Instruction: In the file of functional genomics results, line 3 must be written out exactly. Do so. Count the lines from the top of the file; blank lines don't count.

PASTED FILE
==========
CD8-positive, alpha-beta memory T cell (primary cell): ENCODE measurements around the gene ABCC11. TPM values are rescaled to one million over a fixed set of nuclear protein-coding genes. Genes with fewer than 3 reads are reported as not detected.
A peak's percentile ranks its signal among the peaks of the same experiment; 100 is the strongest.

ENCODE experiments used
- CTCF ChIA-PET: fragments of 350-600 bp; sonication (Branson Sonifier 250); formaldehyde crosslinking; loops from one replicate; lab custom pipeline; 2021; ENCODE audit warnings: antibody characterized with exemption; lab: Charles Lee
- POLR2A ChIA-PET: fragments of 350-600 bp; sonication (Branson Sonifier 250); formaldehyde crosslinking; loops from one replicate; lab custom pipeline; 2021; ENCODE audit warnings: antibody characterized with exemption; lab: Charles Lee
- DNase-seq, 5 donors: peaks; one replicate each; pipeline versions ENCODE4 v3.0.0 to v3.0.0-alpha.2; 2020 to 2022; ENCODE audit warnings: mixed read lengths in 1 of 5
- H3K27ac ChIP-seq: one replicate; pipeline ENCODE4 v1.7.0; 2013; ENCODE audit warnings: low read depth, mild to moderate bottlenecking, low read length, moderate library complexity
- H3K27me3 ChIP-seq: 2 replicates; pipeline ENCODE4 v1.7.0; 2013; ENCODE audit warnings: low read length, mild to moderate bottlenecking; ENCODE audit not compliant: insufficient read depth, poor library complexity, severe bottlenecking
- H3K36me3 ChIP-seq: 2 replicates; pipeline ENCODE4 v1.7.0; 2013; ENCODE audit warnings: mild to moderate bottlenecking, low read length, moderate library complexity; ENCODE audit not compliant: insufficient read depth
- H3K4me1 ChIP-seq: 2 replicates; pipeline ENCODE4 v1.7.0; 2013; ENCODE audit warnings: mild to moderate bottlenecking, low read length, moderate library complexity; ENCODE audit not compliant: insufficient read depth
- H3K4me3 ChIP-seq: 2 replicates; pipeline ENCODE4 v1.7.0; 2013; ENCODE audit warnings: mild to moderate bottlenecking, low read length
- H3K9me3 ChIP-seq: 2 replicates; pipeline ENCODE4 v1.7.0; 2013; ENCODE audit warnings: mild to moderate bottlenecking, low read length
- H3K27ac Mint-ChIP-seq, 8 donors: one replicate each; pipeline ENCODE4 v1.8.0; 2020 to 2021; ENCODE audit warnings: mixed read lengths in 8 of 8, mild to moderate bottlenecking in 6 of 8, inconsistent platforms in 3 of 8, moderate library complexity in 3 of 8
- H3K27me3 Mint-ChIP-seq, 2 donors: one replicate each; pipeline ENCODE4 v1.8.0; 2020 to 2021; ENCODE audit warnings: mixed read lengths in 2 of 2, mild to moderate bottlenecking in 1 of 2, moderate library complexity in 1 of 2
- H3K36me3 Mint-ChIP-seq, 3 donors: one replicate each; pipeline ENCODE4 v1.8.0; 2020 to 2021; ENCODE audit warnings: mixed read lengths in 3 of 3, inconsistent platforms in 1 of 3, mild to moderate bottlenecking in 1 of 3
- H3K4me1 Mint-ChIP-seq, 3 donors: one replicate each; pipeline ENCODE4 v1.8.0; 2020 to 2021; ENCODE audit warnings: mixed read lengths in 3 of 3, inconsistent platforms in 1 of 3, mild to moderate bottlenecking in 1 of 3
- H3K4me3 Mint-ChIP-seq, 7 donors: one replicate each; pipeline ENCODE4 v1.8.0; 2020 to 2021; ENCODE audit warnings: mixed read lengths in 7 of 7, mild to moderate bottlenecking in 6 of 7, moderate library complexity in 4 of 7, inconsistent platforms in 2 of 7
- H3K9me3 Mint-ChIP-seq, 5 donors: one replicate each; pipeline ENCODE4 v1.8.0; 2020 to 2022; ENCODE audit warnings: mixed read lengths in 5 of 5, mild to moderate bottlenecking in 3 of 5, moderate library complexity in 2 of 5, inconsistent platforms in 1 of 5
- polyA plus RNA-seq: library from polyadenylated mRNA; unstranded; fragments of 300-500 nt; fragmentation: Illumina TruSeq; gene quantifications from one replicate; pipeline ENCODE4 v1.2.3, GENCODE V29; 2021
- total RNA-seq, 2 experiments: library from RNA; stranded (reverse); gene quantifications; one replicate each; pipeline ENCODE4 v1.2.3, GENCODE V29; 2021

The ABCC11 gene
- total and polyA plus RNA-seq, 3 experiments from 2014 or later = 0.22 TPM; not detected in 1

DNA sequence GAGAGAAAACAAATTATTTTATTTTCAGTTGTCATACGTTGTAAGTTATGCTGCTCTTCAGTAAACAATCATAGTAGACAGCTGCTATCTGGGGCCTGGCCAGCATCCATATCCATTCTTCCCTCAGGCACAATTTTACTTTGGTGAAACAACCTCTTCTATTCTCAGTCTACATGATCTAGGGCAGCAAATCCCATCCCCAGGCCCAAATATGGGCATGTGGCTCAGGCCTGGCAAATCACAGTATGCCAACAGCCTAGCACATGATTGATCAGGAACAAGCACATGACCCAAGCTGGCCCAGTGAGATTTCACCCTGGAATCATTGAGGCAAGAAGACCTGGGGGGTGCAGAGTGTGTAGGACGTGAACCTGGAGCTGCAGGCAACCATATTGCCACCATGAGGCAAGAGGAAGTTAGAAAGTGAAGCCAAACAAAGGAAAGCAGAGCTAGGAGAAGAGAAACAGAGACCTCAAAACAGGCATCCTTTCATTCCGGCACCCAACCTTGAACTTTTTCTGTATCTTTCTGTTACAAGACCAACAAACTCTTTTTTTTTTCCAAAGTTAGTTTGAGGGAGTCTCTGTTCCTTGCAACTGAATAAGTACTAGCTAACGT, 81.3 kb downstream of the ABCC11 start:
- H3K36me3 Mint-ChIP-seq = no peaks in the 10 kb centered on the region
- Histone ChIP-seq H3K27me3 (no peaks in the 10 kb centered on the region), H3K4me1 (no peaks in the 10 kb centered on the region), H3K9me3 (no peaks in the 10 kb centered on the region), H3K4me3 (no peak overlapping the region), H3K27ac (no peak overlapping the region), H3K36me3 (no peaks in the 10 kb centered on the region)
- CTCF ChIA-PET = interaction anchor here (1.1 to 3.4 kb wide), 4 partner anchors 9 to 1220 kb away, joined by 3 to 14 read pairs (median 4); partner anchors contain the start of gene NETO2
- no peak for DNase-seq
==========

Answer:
ENCODE experiments used